Saturday, September 26, 2009

Bank invents silver bullet to delete personal records from Google's evil grasp

Serendipity. There is no other word to describe Rocky Mountain Bank's latest discovery. But before explaining this modern miracle, let me ask you if you are worried about Google's pervasive presence and how much they know about you?

Are you worried about Google Street View knowing where you live? Are you worried about Google combing through your Gmail account and sending you ads? Are you worried about the Biggest Brother (TM) technology patented by Google that lets them track your every search you perform on

Then fear not! Rocky Mountain Bank (RMB) just struck a blow for freedom-loving people everywhere. And the sheer simplicity of it is pure genius. Of course, they were aided by an idiot judge, but every discovery has one such sidekick.

Lets go to the report:
On Aug. 12, the bank mistakenly sent names, addresses, social security numbers and loan information of more than 1,300 customers to a Gmail address. When the bank realized the problem, it sent a message to that same address asking the recipient to contact the bank and destroy the file without opening it. No one responded, so the bank contacted Google to ask for information about the account holder.

In keeping with its privacy policy, Google told the bank it would have to get a court order to obtain such data. The bank then filed papers asking a court to order Google to disclose the information and deactivate the account.

The bank attempted to file its papers under seal, but U.S. District Court Judge Ronald Whyte denied that request. Earlier this week, the case was transferred to Ware from Whyte.

Some lawyers say the Ware's order is problematic because it affects the Gmail account holder's First Amendment rights to communicate online, as well as his or her privacy rights.

"It's outrageous that the bank asked for this, and it's outrageous that the court granted it," says John Morris, general counsel at the Center for Democracy & Technology. "What right does the bank have and go suspend the email account of a completely innocent person?"

He adds: "At the end of the day, the bank obviously screwed up. But it should not be bringing a lawsuit against two completely innocent parties and disrupting one of the innocent party's email contact to the world."

Oh no Mr. Morris--you could not be more wrong. Don't you see RMB actually found the silver bullet to slay the behemoth that is Google? One by one, they will send emails to Gmail users. Then they will file lawsuits to shut down those accounts. Google will be forced to disclose the name of the account holder. Given the lack of privacy, very soon, people will stop using Gmail. Google's resources will be spent on lawyers. And Rockey Mountain Bank would emerge victorious, having finally crushed Google.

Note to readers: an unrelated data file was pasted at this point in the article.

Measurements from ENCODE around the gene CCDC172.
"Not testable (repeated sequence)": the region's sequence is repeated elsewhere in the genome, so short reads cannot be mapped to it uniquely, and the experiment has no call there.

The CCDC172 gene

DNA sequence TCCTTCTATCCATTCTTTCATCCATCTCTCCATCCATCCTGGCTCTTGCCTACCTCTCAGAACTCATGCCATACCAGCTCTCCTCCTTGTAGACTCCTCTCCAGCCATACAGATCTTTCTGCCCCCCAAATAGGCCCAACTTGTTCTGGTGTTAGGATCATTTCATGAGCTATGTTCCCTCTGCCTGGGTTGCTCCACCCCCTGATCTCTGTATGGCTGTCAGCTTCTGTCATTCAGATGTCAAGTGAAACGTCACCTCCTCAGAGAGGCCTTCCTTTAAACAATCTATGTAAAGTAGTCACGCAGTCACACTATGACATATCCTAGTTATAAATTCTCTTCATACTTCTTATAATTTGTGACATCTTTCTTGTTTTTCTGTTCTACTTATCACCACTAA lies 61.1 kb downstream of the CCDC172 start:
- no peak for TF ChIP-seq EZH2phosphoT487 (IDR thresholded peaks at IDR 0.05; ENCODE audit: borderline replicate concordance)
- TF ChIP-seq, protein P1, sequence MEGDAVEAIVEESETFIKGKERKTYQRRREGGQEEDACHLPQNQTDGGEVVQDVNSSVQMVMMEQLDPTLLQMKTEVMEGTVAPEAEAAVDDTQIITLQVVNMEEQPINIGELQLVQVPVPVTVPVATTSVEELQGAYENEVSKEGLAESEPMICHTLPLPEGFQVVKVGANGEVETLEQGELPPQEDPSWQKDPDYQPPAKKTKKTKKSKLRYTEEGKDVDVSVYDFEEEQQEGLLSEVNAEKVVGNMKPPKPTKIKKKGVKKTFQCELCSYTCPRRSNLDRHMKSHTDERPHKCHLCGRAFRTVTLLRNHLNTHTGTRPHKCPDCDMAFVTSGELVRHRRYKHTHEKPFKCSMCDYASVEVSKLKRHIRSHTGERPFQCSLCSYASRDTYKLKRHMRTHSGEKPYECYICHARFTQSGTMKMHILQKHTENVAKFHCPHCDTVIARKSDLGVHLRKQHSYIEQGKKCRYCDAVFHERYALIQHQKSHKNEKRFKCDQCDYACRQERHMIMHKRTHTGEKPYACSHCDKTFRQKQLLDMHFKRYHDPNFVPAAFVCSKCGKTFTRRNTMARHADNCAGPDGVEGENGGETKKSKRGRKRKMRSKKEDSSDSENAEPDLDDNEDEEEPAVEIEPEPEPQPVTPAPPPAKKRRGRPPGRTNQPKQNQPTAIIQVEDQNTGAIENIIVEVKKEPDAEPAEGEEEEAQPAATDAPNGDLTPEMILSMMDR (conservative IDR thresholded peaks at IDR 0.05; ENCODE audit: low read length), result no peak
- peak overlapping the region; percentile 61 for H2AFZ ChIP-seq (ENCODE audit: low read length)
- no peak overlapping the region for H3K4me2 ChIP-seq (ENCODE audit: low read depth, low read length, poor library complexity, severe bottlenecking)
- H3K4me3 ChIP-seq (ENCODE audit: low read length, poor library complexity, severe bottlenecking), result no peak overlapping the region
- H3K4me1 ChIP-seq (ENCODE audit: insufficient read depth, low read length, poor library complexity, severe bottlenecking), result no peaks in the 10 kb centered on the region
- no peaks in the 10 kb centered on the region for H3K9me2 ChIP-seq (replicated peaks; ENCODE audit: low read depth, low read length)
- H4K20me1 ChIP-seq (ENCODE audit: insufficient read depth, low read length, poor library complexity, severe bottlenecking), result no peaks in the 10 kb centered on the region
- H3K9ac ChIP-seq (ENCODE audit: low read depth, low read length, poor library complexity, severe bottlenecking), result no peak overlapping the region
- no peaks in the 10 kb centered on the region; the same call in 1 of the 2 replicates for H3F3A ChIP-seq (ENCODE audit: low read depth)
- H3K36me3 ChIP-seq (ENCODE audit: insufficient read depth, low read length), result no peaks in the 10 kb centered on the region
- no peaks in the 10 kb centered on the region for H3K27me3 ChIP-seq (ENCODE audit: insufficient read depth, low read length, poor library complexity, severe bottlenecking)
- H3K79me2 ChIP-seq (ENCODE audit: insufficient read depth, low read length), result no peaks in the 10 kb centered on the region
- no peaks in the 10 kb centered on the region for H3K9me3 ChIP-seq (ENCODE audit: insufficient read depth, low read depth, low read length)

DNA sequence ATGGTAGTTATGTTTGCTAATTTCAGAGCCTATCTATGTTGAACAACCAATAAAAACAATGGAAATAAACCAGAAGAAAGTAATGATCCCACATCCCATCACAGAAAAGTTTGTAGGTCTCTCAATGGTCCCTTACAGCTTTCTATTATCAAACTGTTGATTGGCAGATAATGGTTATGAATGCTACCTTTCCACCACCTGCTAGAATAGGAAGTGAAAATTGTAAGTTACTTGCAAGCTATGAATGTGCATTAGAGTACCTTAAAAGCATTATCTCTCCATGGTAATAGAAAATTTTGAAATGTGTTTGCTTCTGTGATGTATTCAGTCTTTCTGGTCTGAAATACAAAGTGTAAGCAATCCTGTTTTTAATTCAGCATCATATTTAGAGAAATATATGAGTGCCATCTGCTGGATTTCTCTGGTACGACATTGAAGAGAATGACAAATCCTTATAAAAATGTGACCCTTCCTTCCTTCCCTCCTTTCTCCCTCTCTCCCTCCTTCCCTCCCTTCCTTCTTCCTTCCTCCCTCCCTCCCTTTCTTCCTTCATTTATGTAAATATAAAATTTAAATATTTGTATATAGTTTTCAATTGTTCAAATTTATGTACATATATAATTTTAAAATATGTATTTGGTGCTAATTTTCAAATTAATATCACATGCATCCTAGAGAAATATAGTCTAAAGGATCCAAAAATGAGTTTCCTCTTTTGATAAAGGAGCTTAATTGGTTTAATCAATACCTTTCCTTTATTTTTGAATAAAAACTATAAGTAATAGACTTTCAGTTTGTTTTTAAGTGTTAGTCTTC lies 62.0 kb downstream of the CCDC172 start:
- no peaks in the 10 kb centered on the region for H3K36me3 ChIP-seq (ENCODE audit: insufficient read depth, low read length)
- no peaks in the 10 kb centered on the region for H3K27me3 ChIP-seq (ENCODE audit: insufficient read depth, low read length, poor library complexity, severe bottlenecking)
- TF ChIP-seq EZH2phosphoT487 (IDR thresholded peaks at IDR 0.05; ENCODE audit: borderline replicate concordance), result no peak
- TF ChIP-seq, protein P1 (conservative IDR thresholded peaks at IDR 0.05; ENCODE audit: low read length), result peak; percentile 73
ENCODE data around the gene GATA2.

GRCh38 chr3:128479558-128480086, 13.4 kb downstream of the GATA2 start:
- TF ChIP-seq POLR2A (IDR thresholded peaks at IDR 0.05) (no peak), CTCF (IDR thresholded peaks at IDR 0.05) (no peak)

Saturday, September 19, 2009

Swayze-baited Malware

Google searchers for news on Patrick Swayze's funeral may come across links that are loaded with malware.

Watch where you are going and what you are clicking on. More from SecurityFocus/F-Secure.

Friday, September 18, 2009

Fool me once...

Hmm.. looks like this is not the first brush of data breach at Akron Children's Hospital. In our last post we wrote about how a misdirected spyware was installed on a computer there, and subsequently leaked financial and medical information.

In 2006, an intruder broke into their network and compromised a database. Here is what the FAQ says:
Akron Children's Hospital recently identified that during an expansion of its computer systems, there were unauthorized entries (breaches) into two separate computer databases. The first database contained personal information of our patients, and of the parents or guardians who provide their health insurance. This personal information included names, addresses, social security numbers and patient birth dates. We have found no evidence that any medical or financial patient information was exposed.

The second breach involved a server containing information about individuals who have made donations to the hospital. This breach may have exposed personal financial information, specifically some unencrypted bank account and routing numbers. Social security numbers were not included in this database, and credit card information was protected through the highest level of encryption.
There is a report from the local NBC affiliate that says pretty much the same thing, but adds that the intruders came in via a number of intermediate hops.

Typically, it takes a security breach to wake up a company--it is their "come to Jesus" moment. If after that 2006 breach they did not include simple things like educating employees to not open attachments and blocking outside email access, they were not doing a very good job.

Spyware causes HIPAA violation at Ohio Hospital

Man emails spyware to ex girlfriend's Yahoo account. What could go wrong?

The woman happens to work at a hospital. She opened it at a work computer, and the spyware happily emailed out billing and healthcare information for 65 patients. As other people used that computer, it also emailed out their email and financial information (presumably they looked at their online accounts from there)